The chickens are on my list lately. Not only have the bold, bad things been making raids on the kitchen, strewing the contents of the piggie bucket all over the place and devouring the cat kibbles, but they have also been getting into the garden.
When I see them, plump and nonplussed with bulging crops, scratching up the ryegrass or sampling the sad remains of my collard trial for Forage farm, i just think of soup. Or chicken and dumplings. Or, the other day, I thought of chicken pot-au-feu, with garden vegetables that have survived the onslaught of badly behaved poultry.
Pot-au-feu is one of my favorite things to cook, because its so easy and so good. It means “fire pot” in French, and is classic working woman’s fare from ancient times. It takes only minutes to prepare, and vegetables like turnips or pumpkin that my children can be very picky about, when simmered in pot-au-feu, take on the delicious meaty flavor of the broth and cease to taste bland or turnipy.
A quick salad, some bread and butter on the side, and you have a shockingly upscale dinner that takes barely any time to prepare, is very economical, and tastes amazing. With a variety of meat, herbs, vegetables, and seasonings, the possibilities are endless and conveniently take the shape of what’s on hand, or ready in the garden. I love that this recipe was almost entirely home grown.
1 whole chicken
Butter or lard, a good slice or spoonful
A handful of garlic chives, or the green tops of onions
1 spring of thyme
2-3 sprigs of fresh dill
Salt and pepper
1 glass white wine
1 cup broth or water
- Quarter the chicken….I have some hopefully helpful suggestions here, if you are new to the process.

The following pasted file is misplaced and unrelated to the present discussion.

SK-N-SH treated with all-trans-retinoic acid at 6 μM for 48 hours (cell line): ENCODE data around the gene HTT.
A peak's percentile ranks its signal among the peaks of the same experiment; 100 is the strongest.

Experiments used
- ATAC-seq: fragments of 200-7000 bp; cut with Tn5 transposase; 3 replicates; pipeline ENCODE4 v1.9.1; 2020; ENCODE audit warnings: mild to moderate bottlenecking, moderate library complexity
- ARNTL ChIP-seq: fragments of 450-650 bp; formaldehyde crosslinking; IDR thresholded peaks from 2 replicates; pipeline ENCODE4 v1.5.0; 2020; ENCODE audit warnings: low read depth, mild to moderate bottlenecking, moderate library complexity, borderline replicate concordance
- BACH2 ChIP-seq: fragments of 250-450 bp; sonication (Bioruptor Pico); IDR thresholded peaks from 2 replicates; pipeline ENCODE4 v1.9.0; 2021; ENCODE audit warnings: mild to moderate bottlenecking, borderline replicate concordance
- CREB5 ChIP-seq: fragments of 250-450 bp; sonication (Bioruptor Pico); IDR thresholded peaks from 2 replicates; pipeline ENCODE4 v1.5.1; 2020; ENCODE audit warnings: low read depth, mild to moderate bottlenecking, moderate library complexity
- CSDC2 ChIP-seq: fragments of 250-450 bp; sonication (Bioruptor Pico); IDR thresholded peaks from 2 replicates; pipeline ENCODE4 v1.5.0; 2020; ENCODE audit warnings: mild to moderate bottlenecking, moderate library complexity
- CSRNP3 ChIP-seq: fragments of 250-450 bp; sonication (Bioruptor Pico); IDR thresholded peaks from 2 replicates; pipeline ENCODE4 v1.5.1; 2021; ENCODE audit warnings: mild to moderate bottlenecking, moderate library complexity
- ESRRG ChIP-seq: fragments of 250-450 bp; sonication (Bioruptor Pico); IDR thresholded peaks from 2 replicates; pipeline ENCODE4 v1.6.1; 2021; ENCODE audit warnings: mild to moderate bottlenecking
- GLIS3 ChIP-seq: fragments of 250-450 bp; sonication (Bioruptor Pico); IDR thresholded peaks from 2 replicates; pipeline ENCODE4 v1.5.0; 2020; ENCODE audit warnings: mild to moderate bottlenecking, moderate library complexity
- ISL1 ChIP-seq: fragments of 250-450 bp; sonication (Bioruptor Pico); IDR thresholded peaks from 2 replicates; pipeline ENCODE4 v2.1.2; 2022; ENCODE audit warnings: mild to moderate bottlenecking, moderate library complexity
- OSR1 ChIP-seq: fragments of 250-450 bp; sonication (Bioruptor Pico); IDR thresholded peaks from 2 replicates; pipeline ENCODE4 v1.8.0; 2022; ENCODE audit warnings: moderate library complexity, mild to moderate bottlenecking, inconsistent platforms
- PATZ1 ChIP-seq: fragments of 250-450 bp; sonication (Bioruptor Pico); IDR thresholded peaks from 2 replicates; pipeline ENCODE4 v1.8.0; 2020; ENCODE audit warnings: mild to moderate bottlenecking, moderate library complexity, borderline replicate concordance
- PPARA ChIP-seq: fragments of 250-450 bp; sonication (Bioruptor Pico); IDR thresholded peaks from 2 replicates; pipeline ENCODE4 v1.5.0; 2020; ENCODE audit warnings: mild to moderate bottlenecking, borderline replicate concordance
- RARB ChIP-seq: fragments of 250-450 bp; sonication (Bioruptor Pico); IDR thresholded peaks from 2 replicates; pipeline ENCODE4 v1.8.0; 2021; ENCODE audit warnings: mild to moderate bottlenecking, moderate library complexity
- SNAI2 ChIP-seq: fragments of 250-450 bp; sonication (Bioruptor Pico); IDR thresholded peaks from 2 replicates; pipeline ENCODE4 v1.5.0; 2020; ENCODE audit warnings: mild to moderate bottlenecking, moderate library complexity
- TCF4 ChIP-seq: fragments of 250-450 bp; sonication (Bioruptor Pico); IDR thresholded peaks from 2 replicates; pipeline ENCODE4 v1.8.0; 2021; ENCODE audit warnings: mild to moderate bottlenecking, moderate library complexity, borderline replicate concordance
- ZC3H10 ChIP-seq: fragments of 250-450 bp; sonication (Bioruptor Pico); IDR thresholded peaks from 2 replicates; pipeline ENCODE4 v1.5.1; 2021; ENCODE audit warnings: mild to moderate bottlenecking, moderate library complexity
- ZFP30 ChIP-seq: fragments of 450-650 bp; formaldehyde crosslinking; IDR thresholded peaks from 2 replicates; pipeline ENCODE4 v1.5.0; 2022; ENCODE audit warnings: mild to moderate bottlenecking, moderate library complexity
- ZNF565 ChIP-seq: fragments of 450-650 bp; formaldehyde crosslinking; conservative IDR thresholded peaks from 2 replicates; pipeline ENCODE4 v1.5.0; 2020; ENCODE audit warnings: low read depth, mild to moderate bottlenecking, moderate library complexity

- Sprinkle the chicken pieces with a generous amount of salt and pepper.
- In a largish pot, melt the butter or lard, and brown the chicken pieces, one by one, or two by two. However they fit in the pot.
4. While the meat is browning, prepare the vegetables. I peel the turnips and chop them into chunks. Carrots fresh from the garden never need peeled because the skins are still tender. I just wash them well, trim them, and cut them into thickish rounds.
5. When all the chicken pieces have been browned, toss the carrot and turnip pieces in. Put the browned chicken pieces back on top. Nestle the garlic chives and sprigs of herbs in.
6. Pour over the glass of white wine, and then the broth or water. Cover the pot and cook for 25-35 minutes. You may need to add a little water during cooking, but you might not. Water cooks out of the vegetables adnd meat, but keep an eye on the liquid level.
7. When chicken pieces are cooked, and vegetables are soft, the pot-au-feu is ready!
Don’t forget to make broth with the chicken carcass! I added all the carrot tops to mine, for flavor, thrift, and nutrition.